North Carolina GOP goes on offense, pushing ambitious agenda with new supermajority in state House
Republicans in North Carolina are sensing momentum as they look to push forward a wide-ranging legislative agenda with an extra pep in their step after a Democratic lawmaker changed parties this week, giving the GOP a veto-proof supermajority in the state House.
North Carolina state Rep. Tricia Cotham announced Wednesday that she is joining the Republican Party after long serving her deep blue Charlotte-area district as a Democrat. Beyond being symbolically important, the announcement could have a profound effect on the Tar Heel State.
While North Carolina Republicans have held majorities in both the state's House and Senate chambers for years, the threat of a veto from Democratic Gov. Roy Cooper has prevented them from implementing much of their agenda. But Cotham's decision to join the GOP gives Republicans a clear path with a veto-proof majority in the House — complementing the GOP supermajority in the state Senate — to push a wide range of legislation without necessarily needing to compromise with Cooper.
'If it's a hot topic in American politics, the North Carolina General Assembly likely has a bill dealing with it,' said Christopher Cooper, a professor of political science and public affairs at Western Carolina University.
'Transgender rights, election law, abortion, the role of critical race theory in schools are all issues the General Assembly has on its plate. If that's not enough for you, there's even a bill attempting to get rid of participation trophies in youth sports. We don't know which bills will die a quiet death and which will make it out of the General Assembly. But, thanks to Tricia Cotham's party switch, we know that the Republicans don't need a single Democratic vote to enact the policies they want.'
Republicans didn't waste time with their new veto-proof legislative majorities, introducing a flurry of bills this week focusing on transgender issues that were previously dead on arrival. Two of the bills would ensure athletes play on sports teams only with their own sex, which would be based on reproductive biology and genetics at birth.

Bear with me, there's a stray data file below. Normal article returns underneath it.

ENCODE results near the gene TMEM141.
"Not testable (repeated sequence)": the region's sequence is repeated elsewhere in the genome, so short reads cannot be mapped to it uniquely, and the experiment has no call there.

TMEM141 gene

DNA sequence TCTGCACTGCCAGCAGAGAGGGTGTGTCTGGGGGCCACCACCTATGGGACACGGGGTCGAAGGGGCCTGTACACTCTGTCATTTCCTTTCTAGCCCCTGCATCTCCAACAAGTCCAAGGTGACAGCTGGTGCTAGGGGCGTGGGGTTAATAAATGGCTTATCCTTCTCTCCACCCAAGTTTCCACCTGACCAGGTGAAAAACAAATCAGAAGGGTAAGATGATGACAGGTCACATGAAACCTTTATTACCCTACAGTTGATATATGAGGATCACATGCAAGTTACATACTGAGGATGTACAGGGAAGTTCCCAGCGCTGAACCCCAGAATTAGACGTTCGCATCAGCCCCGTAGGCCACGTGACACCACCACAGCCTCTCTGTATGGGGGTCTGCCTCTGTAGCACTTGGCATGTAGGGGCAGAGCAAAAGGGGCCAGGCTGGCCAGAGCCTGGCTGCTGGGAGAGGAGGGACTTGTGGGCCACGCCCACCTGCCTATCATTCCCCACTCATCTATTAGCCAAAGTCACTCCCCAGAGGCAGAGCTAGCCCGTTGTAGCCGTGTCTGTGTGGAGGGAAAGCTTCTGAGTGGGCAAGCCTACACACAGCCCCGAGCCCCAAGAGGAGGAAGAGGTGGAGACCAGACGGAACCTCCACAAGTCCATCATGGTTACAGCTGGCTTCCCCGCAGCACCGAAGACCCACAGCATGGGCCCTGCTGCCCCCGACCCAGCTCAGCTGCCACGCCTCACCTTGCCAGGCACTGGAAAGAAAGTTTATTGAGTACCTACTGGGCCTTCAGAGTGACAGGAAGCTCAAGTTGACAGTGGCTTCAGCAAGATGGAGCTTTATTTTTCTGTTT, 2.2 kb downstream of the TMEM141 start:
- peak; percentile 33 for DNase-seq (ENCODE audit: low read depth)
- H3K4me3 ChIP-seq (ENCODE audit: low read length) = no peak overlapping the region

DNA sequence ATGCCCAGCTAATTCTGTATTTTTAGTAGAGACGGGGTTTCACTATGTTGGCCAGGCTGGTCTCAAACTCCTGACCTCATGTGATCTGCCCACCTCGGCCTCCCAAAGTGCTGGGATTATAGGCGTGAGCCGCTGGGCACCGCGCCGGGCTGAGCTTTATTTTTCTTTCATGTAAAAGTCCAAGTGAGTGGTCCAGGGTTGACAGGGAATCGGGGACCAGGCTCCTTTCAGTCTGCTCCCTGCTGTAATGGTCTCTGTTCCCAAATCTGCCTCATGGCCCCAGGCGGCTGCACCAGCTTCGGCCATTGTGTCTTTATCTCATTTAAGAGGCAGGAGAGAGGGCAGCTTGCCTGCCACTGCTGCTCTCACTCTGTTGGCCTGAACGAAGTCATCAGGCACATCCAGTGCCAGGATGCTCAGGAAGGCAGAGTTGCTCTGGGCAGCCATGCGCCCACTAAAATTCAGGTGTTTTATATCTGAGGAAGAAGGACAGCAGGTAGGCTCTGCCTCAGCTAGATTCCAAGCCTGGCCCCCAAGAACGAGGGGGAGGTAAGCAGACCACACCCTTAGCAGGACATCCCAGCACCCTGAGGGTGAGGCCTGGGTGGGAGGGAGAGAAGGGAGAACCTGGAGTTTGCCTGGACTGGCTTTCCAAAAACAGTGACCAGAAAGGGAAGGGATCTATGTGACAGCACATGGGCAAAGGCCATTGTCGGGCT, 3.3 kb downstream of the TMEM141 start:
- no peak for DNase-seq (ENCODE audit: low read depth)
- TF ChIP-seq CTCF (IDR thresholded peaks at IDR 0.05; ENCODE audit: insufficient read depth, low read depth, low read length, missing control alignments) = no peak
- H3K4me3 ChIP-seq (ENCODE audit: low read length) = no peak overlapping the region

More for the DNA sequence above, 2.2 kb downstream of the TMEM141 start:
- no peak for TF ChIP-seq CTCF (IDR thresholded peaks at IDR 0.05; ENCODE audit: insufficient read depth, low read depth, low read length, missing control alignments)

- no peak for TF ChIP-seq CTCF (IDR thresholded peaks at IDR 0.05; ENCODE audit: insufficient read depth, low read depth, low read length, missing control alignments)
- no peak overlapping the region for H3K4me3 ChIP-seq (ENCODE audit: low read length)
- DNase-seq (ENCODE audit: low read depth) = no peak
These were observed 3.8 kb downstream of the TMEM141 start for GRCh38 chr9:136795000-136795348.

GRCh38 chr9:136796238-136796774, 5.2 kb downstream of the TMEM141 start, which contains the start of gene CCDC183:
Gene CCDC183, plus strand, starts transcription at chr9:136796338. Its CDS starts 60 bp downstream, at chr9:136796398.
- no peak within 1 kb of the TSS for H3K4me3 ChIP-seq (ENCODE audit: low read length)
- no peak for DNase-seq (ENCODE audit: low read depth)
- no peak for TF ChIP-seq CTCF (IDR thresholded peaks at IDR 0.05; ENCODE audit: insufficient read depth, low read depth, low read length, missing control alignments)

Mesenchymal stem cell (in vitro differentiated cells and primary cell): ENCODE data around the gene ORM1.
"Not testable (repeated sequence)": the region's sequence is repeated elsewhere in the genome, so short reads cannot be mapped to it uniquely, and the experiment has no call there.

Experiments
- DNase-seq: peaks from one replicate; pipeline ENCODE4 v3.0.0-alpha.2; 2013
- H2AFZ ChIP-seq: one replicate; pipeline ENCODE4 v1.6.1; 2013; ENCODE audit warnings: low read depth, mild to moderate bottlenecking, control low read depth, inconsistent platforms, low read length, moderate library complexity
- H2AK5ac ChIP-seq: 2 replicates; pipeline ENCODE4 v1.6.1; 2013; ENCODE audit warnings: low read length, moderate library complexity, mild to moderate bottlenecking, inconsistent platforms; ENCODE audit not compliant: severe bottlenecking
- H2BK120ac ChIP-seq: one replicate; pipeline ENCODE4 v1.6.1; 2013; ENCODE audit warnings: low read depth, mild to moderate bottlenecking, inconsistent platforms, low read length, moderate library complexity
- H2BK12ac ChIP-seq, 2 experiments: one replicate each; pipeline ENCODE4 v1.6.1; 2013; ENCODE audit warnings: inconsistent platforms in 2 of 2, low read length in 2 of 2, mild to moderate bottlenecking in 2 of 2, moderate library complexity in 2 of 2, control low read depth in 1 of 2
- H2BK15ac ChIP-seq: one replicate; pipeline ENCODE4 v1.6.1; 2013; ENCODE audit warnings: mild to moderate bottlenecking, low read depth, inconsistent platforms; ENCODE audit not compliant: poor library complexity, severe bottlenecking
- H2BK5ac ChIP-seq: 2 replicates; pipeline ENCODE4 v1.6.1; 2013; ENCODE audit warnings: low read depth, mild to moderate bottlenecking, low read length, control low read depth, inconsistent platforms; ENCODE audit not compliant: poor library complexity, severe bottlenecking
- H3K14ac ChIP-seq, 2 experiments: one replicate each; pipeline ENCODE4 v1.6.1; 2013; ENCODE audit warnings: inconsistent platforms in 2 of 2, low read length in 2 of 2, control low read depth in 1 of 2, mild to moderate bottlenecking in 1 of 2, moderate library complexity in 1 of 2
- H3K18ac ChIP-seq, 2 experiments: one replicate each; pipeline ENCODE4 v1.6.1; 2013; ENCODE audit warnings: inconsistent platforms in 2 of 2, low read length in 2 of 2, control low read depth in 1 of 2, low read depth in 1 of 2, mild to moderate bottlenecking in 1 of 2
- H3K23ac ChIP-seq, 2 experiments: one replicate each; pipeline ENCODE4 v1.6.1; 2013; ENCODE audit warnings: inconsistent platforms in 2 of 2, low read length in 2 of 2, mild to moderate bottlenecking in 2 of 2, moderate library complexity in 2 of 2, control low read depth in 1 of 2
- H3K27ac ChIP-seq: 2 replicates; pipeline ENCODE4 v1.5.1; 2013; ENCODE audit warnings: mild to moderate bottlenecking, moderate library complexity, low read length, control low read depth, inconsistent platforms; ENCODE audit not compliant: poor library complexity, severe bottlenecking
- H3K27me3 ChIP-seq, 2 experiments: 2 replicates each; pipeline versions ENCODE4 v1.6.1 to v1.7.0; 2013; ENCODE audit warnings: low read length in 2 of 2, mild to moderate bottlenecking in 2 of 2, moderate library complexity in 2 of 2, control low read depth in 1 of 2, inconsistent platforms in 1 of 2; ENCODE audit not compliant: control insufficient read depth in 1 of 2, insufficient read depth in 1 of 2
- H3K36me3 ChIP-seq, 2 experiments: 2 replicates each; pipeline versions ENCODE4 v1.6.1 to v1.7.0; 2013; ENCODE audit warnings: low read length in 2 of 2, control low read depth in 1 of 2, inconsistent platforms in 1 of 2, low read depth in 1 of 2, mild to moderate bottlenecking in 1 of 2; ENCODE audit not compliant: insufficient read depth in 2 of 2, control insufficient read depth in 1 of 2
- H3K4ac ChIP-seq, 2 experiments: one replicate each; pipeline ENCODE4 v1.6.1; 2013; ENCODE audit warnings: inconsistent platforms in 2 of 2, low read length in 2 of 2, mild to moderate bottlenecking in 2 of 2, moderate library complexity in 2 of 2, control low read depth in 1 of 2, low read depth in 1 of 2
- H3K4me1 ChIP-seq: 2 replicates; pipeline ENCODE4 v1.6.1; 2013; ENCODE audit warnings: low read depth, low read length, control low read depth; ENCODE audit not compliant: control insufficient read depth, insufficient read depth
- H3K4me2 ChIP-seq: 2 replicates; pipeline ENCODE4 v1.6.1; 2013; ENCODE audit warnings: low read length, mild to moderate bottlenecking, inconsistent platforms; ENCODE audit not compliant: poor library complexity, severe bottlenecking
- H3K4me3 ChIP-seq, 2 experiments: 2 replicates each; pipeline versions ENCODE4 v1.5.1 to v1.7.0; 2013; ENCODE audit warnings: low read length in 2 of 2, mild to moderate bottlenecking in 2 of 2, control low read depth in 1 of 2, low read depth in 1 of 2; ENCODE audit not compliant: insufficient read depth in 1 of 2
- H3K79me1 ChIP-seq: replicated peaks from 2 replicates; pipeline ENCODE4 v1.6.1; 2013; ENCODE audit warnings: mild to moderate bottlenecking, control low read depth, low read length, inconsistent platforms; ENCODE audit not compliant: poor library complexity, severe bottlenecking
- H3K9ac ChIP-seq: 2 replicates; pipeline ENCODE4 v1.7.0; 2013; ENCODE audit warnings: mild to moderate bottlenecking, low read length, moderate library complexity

'My sense is that we may see various efforts come to pass in North Carolina as in other majority Republican legislatures, such as policies related to transgender, education reform (especially since Rep. Cotham chairs that committee), likely revisions of election and voting laws (such as requiring mail-in ballots delivered by Election Day, rather than three days afterward), and certainly one of the most controversial, abortion,' said Michael Bitzer, a professor of politics and history at Catawba College.
'We may also see some topics previously vetoed by the governor return to consideration. Most of us are in a 'wait and see' mode when it comes to the exact policies and legislation proposed, but it feels like the Republicans have carte blanche to do what they want, based on caucus and chamber unity.'
The legislature will also look into school choice, parental involvement in schools, and redrawing congressional districts, according to experts on North Carolina politics.
'The GOP will push through significant bills on education choice and parental involvement in schools. I believe Cotham will be on board with a lot of these forthcoming bills,' said Chris Sinclair, a political strategist in North Carolina. 'Finally, I believe the legislature will revisit the congressional and legislative maps and redraw these maps as has been speculated. They don't need the governor for this, but believe they will draw a district for Cotham that is more competitive for an R than her current district, and she will support these new maps.'
However, Republicans, who had been just one seat shy of a supermajority, were already pursuing many of these agenda items before Cotham's announcement, working with moderate Democrats to pass legislation.
'I can honestly state that I am unaware of any change whatsoever in the issues we as a Republican Caucus intend to pursue,' said Republican state Rep. Kristin Baker, the House deputy majority whip. 'Our values, and our objectives, remain unaltered.'
Rep. Jason Saine, the House GOP caucus leader, echoed that point, outlining some of what's on the agenda for his conference.